So, this book. It’s a doozy that made me think and feel a lot… not all of it positive.
Very Recent History: An Entirely Factual Account of a Year (c. AD 2009) in a Large City by Choire Sicha really is nonfiction that reads like a novel, a detailed look at life in a large East Coast city (quite obviously New York City) through the money, sex, politics and people that make up the city. There are two threads to the story — a broad, almost anthropological look at the big themes of the city and a narrative about a small group of friends centered around John, a gay reporter for a weekly newspaper.
In the first half of the book — the half of the book I really liked — the narrative balances more to the big picture. The all-knowing voice that is analyzing the culture of the city reads a lot like an alien (or a really skilled anthropologist like Jane Goodall or Paul Farmer or Margaret Mead) sat down and decided to apply their scholarly mindset to chronicling a very particular moment in time in a very particular place in the not very distant past. I loved the way Sicha went at this concept full bore, pulling back our ideas of work and money and relationships to their most basic terms:
Almost everything in the City was capital. The offices were made to make money; the buildings were to make money; inside the buildings and the offices people were employed to make things that made money. And then around these pillars were services: restaurants, bars, shops, cobblers, dressmakers, all to serve the people who were employed making money. So: almost everything. Everything except love, probably. People in the City didn’t often make explicit matches of their children for the transfer of money or goods. But the arrangements of love had an old-fashioned lag to them, in which capital was attached. For instance, people talked about “marrying well,” which meant that someone was marrying someone rich. … There was also a custom of gift-giving at the time of the actual legal ceremony of marriage. When contracted, the parties would join in accepting gifts or, even more boldly, in dictating which gifts would be accepted.
Obviously, there’s a political slant in the way these descriptions are written. In being matter of fact, Sicha is able to point out the hypocrisy or absurdity of some of these (really, our) customs and arrangements and the powerful people who continue to support them. It’s just brilliantly executed and so very funny (and frustrating) to read.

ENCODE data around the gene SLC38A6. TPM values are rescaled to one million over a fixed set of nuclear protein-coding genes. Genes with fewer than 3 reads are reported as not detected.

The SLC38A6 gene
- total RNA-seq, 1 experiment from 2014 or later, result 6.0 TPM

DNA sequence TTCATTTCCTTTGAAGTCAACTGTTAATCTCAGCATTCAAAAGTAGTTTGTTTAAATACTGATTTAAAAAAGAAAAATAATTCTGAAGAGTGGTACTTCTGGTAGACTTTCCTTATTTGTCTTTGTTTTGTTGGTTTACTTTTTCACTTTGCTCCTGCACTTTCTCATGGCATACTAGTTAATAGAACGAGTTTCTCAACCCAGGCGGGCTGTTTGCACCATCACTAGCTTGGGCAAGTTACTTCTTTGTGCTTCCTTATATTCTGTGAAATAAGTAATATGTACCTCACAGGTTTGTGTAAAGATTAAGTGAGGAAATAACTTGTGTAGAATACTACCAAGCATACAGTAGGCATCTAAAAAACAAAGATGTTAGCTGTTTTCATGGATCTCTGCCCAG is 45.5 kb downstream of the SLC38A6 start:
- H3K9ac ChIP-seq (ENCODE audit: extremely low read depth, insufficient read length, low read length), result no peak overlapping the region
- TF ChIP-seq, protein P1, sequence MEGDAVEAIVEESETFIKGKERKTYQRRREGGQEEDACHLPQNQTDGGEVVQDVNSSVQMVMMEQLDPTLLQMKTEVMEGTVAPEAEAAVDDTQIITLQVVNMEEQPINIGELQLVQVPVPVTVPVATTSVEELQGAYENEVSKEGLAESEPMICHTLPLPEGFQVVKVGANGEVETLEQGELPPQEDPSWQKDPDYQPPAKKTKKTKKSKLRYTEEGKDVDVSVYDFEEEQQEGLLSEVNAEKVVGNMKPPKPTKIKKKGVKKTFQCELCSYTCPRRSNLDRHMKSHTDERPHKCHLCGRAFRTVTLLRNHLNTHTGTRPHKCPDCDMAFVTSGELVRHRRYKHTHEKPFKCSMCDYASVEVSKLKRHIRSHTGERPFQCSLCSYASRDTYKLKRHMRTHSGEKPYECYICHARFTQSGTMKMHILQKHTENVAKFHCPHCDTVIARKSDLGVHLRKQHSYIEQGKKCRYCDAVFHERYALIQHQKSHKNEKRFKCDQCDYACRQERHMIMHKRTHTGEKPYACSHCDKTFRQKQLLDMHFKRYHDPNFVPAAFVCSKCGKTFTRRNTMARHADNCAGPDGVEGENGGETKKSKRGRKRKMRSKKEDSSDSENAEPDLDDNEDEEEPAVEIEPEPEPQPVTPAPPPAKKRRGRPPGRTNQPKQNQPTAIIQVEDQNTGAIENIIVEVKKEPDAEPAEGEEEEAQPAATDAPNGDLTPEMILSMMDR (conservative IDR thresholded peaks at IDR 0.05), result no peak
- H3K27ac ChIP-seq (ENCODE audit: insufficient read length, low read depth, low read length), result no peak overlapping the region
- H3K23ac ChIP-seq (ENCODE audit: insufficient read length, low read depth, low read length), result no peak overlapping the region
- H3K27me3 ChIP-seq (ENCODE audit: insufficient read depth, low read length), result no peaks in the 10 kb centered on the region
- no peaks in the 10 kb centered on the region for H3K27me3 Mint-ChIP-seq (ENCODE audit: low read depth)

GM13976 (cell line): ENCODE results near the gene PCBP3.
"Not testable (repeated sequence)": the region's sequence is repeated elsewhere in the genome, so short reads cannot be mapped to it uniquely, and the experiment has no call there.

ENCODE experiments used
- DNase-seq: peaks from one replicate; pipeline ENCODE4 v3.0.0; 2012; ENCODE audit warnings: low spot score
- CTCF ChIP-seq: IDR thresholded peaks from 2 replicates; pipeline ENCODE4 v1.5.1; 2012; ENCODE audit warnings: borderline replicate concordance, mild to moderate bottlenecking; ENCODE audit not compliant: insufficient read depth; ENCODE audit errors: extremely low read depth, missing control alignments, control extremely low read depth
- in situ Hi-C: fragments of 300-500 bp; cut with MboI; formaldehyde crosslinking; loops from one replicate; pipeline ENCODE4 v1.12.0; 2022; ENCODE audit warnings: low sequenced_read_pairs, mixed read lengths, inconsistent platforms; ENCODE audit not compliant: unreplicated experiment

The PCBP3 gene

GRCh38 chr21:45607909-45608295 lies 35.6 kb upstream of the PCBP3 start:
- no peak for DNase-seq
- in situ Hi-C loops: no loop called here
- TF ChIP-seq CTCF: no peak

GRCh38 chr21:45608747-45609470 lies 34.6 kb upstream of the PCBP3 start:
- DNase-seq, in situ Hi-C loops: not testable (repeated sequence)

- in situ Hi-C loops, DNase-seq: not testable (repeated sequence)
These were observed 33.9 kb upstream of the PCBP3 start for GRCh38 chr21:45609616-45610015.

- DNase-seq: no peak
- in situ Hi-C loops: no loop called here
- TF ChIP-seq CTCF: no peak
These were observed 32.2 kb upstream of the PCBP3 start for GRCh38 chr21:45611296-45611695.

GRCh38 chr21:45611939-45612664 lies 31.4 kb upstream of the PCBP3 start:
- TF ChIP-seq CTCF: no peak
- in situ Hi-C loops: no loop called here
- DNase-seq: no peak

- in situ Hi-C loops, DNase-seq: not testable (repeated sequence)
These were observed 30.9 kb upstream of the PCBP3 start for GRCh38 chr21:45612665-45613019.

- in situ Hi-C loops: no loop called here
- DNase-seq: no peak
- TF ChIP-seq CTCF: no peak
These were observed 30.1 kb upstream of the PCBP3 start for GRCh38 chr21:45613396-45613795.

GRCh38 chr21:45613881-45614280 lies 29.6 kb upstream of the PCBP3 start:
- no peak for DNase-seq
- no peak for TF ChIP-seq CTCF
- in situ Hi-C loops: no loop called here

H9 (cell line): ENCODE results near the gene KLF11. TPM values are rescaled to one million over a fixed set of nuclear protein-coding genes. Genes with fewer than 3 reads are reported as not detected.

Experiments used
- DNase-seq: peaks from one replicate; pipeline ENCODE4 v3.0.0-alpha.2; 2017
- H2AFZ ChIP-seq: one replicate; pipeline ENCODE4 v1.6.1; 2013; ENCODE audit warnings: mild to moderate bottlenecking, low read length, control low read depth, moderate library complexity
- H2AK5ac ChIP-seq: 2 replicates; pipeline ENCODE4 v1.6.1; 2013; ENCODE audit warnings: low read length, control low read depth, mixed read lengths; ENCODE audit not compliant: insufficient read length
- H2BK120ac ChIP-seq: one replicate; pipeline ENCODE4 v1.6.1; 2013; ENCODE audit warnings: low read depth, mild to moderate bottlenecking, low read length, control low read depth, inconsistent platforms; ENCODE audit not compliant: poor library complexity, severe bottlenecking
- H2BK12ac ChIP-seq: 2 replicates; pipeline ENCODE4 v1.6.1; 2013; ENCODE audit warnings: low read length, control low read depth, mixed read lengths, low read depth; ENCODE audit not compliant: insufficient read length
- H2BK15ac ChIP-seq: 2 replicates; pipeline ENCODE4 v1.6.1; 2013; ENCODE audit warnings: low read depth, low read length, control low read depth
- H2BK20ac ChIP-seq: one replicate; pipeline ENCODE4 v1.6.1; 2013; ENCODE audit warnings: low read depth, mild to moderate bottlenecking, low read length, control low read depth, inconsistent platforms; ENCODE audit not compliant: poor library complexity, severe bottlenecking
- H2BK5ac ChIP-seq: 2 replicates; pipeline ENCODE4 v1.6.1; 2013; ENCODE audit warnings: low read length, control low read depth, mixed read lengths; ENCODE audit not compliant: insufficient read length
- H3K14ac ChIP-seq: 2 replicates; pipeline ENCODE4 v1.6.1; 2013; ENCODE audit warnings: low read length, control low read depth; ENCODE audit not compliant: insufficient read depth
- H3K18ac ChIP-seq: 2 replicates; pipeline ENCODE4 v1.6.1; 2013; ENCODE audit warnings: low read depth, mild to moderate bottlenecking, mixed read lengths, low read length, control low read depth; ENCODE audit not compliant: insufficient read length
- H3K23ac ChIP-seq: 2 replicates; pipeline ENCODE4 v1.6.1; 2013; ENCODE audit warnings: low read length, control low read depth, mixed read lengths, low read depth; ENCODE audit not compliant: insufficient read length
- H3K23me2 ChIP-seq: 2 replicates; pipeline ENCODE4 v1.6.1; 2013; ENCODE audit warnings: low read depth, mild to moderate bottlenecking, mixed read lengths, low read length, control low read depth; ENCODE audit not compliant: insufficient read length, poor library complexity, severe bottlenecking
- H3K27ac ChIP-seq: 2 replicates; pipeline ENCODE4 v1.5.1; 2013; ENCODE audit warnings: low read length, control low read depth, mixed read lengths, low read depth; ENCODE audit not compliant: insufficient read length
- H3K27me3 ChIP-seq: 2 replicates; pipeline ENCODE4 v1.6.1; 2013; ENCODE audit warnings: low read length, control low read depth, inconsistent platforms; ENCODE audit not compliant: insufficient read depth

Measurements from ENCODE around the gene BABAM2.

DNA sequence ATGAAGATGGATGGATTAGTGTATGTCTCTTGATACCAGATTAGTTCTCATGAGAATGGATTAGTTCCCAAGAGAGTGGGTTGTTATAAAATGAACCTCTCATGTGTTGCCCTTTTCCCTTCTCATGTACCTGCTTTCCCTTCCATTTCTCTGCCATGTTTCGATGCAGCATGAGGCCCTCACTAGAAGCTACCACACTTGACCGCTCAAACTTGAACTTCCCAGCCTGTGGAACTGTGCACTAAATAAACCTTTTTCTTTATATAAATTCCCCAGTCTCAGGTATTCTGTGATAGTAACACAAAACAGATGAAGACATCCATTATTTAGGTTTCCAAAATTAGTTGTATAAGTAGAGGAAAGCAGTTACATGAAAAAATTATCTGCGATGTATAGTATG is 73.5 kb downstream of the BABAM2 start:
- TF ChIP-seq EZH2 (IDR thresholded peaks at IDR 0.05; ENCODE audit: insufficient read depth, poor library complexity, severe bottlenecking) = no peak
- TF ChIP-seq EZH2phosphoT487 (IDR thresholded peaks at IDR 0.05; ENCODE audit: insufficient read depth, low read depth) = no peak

In the second half of the book — the half that left me mostly bored — the balance of the narratives shifts more to John and his circle of friends, the “characters” of the story. Unfortunately, they weren’t very interesting characters to follow around for that much time. They’re all (if my memory serves) gay men in their late 20s or early 30s working jobs they didn’t like (or not working at all), spending nights and weekends staying out too late at various bars. I couldn’t keep them organized as I read, and their similarities made for a narrative without much variety. I wish that Sicha would have chosen a different bunch to follow — maybe John’s coworkers instead of his friends — to make this narrative feel as layered as the more anthropological thread of the story. The city is big and broad and interesting… these characters were not.
So in the end I feel torn about this book — there were parts I really liked, but I’m not sure if those parts were outbalanced by the parts that I really didn’t like. While Very Recent History was a biting look at sex, money and power in a big city, but I just couldn’t generate enough sustained interest for the characters who inhabited this place to enjoy the book as much in the end as I did in the beginning.
Other Tour Stops: Write Meg | Broken Teepee | Dreaming in Books | Man of La Book | Doing Dewey | guiltless reading | The Year in Books | A Bookish Affair (Aug. 22) | Bonjour, Cass! (Aug. 26) | Bibliophilia, Please! (Aug. 28) | 50 Books Project (Aug. 29) |